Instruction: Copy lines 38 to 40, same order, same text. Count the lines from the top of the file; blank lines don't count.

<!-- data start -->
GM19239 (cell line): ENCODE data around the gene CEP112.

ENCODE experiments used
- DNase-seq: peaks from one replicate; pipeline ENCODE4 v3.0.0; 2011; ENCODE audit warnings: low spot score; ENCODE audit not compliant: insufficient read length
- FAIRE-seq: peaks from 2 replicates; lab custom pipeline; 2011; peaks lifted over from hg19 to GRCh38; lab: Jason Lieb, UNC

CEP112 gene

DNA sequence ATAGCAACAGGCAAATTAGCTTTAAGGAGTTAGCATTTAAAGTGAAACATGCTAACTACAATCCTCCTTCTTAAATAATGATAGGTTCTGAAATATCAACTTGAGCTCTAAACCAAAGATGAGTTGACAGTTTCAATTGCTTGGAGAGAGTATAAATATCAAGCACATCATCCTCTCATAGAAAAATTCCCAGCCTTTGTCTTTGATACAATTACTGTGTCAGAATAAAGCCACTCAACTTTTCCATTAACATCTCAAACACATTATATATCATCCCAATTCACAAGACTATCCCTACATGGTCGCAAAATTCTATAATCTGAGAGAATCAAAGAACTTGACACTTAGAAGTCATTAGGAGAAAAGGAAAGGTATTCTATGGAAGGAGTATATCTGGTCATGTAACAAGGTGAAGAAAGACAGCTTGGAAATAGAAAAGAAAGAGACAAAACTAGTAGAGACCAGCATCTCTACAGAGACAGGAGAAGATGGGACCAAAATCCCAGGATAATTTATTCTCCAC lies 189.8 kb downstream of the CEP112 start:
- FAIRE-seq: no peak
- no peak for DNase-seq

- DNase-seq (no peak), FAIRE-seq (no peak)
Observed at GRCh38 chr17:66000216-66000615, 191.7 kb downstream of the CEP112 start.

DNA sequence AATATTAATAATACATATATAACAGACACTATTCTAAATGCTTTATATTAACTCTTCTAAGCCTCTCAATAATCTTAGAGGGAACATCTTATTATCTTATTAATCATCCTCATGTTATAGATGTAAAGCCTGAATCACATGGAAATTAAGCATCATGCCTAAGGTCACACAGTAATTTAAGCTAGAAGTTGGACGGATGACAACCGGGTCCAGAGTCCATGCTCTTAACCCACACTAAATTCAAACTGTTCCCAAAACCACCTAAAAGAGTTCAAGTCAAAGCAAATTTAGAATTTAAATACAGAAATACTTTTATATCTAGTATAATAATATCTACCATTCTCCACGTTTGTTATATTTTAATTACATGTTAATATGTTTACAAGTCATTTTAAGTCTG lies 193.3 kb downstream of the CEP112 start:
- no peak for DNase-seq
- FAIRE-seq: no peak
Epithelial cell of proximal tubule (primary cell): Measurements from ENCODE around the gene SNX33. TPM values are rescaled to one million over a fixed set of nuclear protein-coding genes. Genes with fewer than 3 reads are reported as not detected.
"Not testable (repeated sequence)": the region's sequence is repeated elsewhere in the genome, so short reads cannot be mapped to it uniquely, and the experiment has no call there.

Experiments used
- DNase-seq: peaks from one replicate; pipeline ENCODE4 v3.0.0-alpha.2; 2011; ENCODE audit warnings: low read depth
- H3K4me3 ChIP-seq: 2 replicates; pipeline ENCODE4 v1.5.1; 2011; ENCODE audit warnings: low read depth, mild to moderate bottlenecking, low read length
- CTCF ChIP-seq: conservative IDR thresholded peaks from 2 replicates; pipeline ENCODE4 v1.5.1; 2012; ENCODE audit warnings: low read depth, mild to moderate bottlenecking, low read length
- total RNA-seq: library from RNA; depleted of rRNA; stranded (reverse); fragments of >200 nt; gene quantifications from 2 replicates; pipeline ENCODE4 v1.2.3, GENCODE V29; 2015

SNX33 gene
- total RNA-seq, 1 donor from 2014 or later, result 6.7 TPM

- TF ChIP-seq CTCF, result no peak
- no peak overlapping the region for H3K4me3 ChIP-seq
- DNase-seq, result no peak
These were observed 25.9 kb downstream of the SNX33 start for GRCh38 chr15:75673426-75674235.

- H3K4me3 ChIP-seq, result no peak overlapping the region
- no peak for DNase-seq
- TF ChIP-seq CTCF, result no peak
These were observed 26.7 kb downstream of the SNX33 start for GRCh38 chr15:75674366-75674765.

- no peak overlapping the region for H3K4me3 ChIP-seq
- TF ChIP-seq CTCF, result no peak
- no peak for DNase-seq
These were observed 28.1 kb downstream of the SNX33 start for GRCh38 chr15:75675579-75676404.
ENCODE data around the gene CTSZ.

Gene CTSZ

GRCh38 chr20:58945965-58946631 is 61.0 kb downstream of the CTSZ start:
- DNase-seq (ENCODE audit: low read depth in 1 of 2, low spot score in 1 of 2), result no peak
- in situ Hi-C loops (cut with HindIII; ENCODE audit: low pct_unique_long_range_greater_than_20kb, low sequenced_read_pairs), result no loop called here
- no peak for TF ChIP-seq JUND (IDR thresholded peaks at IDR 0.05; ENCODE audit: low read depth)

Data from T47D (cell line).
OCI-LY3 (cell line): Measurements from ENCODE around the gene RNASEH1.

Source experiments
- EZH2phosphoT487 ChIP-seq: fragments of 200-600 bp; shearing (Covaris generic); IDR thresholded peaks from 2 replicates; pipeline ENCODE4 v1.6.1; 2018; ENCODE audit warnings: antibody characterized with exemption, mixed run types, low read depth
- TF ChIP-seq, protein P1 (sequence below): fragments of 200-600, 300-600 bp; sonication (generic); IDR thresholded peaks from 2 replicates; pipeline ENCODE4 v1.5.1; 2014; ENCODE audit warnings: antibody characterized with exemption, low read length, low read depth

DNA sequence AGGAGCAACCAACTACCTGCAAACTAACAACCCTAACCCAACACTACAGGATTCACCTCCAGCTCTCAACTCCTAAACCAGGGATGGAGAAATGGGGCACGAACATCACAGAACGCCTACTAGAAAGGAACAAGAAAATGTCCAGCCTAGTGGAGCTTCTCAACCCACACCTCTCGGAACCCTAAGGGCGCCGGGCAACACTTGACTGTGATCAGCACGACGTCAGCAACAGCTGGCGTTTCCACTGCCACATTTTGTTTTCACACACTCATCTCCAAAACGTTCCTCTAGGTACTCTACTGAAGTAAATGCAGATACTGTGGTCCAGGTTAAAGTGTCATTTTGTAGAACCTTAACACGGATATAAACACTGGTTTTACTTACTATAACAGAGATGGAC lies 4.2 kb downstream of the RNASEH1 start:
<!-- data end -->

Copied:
- DNase-seq (ENCODE audit: low read depth in 1 of 2, low spot score in 1 of 2), result no peak
- in situ Hi-C loops (cut with HindIII; ENCODE audit: low pct_unique_long_range_greater_than_20kb, low sequenced_read_pairs), result no loop called here
- no peak for TF ChIP-seq JUND (IDR thresholded peaks at IDR 0.05; ENCODE audit: low read depth)